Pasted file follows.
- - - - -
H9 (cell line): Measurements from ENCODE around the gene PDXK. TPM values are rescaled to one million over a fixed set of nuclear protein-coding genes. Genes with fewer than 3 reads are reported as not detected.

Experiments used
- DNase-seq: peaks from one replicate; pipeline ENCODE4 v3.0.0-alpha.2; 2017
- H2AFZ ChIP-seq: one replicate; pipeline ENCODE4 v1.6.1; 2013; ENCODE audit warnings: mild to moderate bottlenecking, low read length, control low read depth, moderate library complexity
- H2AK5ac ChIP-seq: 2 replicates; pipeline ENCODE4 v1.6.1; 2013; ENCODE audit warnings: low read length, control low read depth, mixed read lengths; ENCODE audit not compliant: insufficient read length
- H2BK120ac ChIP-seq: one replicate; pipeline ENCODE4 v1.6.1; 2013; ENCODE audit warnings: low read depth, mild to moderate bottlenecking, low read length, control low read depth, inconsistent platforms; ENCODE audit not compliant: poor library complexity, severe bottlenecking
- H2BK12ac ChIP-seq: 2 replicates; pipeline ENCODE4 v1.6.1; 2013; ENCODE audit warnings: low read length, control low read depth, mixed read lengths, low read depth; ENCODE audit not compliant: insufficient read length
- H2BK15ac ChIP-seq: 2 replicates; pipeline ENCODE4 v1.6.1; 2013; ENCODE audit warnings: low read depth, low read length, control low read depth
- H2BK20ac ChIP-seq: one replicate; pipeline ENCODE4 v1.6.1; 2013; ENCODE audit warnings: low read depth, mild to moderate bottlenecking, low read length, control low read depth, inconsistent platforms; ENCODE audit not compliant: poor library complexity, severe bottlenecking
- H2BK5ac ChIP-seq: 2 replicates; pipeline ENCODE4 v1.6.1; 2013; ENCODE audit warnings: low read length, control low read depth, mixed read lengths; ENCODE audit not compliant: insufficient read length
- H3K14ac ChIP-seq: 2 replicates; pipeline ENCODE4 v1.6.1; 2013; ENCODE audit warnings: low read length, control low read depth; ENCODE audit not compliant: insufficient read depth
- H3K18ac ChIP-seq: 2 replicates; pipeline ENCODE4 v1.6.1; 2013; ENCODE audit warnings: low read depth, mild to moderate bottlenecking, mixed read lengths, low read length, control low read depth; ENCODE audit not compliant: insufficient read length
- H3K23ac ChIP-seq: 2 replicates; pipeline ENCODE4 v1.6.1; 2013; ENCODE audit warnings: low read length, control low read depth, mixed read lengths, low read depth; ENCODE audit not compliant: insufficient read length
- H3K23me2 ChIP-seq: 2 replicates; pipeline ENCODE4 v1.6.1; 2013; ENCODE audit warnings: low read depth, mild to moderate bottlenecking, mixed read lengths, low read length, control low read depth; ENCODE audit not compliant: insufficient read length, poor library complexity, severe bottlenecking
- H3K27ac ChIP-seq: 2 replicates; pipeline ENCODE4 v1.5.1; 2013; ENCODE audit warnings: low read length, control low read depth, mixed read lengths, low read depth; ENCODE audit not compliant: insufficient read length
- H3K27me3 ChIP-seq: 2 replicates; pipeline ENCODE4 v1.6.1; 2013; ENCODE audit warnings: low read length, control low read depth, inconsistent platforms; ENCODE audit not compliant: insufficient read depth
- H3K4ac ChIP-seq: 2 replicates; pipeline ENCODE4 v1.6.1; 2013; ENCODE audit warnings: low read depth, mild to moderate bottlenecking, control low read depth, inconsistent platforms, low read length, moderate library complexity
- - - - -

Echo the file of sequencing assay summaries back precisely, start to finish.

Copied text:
H9 (cell line): Measurements from ENCODE around the gene PDXK. TPM values are rescaled to one million over a fixed set of nuclear protein-coding genes. Genes with fewer than 3 reads are reported as not detected.

Experiments used
- DNase-seq: peaks from one replicate; pipeline ENCODE4 v3.0.0-alpha.2; 2017
- H2AFZ ChIP-seq: one replicate; pipeline ENCODE4 v1.6.1; 2013; ENCODE audit warnings: mild to moderate bottlenecking, low read length, control low read depth, moderate library complexity
- H2AK5ac ChIP-seq: 2 replicates; pipeline ENCODE4 v1.6.1; 2013; ENCODE audit warnings: low read length, control low read depth, mixed read lengths; ENCODE audit not compliant: insufficient read length
- H2BK120ac ChIP-seq: one replicate; pipeline ENCODE4 v1.6.1; 2013; ENCODE audit warnings: low read depth, mild to moderate bottlenecking, low read length, control low read depth, inconsistent platforms; ENCODE audit not compliant: poor library complexity, severe bottlenecking
- H2BK12ac ChIP-seq: 2 replicates; pipeline ENCODE4 v1.6.1; 2013; ENCODE audit warnings: low read length, control low read depth, mixed read lengths, low read depth; ENCODE audit not compliant: insufficient read length
- H2BK15ac ChIP-seq: 2 replicates; pipeline ENCODE4 v1.6.1; 2013; ENCODE audit warnings: low read depth, low read length, control low read depth
- H2BK20ac ChIP-seq: one replicate; pipeline ENCODE4 v1.6.1; 2013; ENCODE audit warnings: low read depth, mild to moderate bottlenecking, low read length, control low read depth, inconsistent platforms; ENCODE audit not compliant: poor library complexity, severe bottlenecking
- H2BK5ac ChIP-seq: 2 replicates; pipeline ENCODE4 v1.6.1; 2013; ENCODE audit warnings: low read length, control low read depth, mixed read lengths; ENCODE audit not compliant: insufficient read length
- H3K14ac ChIP-seq: 2 replicates; pipeline ENCODE4 v1.6.1; 2013; ENCODE audit warnings: low read length, control low read depth; ENCODE audit not compliant: insufficient read depth
- H3K18ac ChIP-seq: 2 replicates; pipeline ENCODE4 v1.6.1; 2013; ENCODE audit warnings: low read depth, mild to moderate bottlenecking, mixed read lengths, low read length, control low read depth; ENCODE audit not compliant: insufficient read length
- H3K23ac ChIP-seq: 2 replicates; pipeline ENCODE4 v1.6.1; 2013; ENCODE audit warnings: low read length, control low read depth, mixed read lengths, low read depth; ENCODE audit not compliant: insufficient read length
- H3K23me2 ChIP-seq: 2 replicates; pipeline ENCODE4 v1.6.1; 2013; ENCODE audit warnings: low read depth, mild to moderate bottlenecking, mixed read lengths, low read length, control low read depth; ENCODE audit not compliant: insufficient read length, poor library complexity, severe bottlenecking
- H3K27ac ChIP-seq: 2 replicates; pipeline ENCODE4 v1.5.1; 2013; ENCODE audit warnings: low read length, control low read depth, mixed read lengths, low read depth; ENCODE audit not compliant: insufficient read length
- H3K27me3 ChIP-seq: 2 replicates; pipeline ENCODE4 v1.6.1; 2013; ENCODE audit warnings: low read length, control low read depth, inconsistent platforms; ENCODE audit not compliant: insufficient read depth
- H3K4ac ChIP-seq: 2 replicates; pipeline ENCODE4 v1.6.1; 2013; ENCODE audit warnings: low read depth, mild to moderate bottlenecking, control low read depth, inconsistent platforms, low read length, moderate library complexity